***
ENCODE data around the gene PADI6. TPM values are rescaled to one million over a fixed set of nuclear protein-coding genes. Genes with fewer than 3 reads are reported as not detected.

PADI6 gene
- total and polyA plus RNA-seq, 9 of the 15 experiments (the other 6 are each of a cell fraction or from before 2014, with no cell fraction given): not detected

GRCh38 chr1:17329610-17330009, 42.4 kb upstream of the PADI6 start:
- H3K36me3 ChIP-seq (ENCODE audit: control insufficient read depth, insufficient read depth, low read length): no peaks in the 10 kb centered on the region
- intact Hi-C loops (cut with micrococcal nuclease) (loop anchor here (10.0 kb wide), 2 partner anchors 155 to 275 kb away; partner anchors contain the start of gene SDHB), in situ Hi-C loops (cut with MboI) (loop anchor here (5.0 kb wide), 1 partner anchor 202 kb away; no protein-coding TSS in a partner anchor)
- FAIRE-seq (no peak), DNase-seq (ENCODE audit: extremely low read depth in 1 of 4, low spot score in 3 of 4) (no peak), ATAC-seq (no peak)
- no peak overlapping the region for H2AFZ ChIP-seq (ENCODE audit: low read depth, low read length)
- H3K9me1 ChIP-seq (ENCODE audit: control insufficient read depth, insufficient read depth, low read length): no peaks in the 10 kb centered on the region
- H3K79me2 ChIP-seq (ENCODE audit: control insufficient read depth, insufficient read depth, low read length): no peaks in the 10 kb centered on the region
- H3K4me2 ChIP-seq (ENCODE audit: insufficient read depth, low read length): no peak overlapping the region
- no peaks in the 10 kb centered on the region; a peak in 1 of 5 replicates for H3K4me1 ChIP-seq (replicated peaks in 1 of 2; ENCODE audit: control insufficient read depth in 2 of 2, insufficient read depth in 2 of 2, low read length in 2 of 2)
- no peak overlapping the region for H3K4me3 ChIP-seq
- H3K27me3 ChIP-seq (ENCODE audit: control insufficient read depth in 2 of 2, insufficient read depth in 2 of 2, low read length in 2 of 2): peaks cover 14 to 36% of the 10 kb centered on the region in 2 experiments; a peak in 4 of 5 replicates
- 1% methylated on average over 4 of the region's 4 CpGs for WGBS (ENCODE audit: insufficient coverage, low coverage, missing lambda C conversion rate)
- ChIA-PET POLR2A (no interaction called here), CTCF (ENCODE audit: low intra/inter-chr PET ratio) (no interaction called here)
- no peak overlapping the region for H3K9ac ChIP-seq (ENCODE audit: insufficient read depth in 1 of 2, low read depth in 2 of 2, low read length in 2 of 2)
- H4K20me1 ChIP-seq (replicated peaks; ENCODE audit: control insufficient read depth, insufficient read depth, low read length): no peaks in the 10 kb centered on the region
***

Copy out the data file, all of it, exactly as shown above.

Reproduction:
ENCODE data around the gene PADI6. TPM values are rescaled to one million over a fixed set of nuclear protein-coding genes. Genes with fewer than 3 reads are reported as not detected.

PADI6 gene
- total and polyA plus RNA-seq, 9 of the 15 experiments (the other 6 are each of a cell fraction or from before 2014, with no cell fraction given): not detected

GRCh38 chr1:17329610-17330009, 42.4 kb upstream of the PADI6 start:
- H3K36me3 ChIP-seq (ENCODE audit: control insufficient read depth, insufficient read depth, low read length): no peaks in the 10 kb centered on the region
- intact Hi-C loops (cut with micrococcal nuclease) (loop anchor here (10.0 kb wide), 2 partner anchors 155 to 275 kb away; partner anchors contain the start of gene SDHB), in situ Hi-C loops (cut with MboI) (loop anchor here (5.0 kb wide), 1 partner anchor 202 kb away; no protein-coding TSS in a partner anchor)
- FAIRE-seq (no peak), DNase-seq (ENCODE audit: extremely low read depth in 1 of 4, low spot score in 3 of 4) (no peak), ATAC-seq (no peak)
- no peak overlapping the region for H2AFZ ChIP-seq (ENCODE audit: low read depth, low read length)
- H3K9me1 ChIP-seq (ENCODE audit: control insufficient read depth, insufficient read depth, low read length): no peaks in the 10 kb centered on the region
- H3K79me2 ChIP-seq (ENCODE audit: control insufficient read depth, insufficient read depth, low read length): no peaks in the 10 kb centered on the region
- H3K4me2 ChIP-seq (ENCODE audit: insufficient read depth, low read length): no peak overlapping the region
- no peaks in the 10 kb centered on the region; a peak in 1 of 5 replicates for H3K4me1 ChIP-seq (replicated peaks in 1 of 2; ENCODE audit: control insufficient read depth in 2 of 2, insufficient read depth in 2 of 2, low read length in 2 of 2)
- no peak overlapping the region for H3K4me3 ChIP-seq
- H3K27me3 ChIP-seq (ENCODE audit: control insufficient read depth in 2 of 2, insufficient read depth in 2 of 2, low read length in 2 of 2): peaks cover 14 to 36% of the 10 kb centered on the region in 2 experiments; a peak in 4 of 5 replicates
- 1% methylated on average over 4 of the region's 4 CpGs for WGBS (ENCODE audit: insufficient coverage, low coverage, missing lambda C conversion rate)
- ChIA-PET POLR2A (no interaction called here), CTCF (ENCODE audit: low intra/inter-chr PET ratio) (no interaction called here)
- no peak overlapping the region for H3K9ac ChIP-seq (ENCODE audit: insufficient read depth in 1 of 2, low read depth in 2 of 2, low read length in 2 of 2)
- H4K20me1 ChIP-seq (replicated peaks; ENCODE audit: control insufficient read depth, insufficient read depth, low read length): no peaks in the 10 kb centered on the region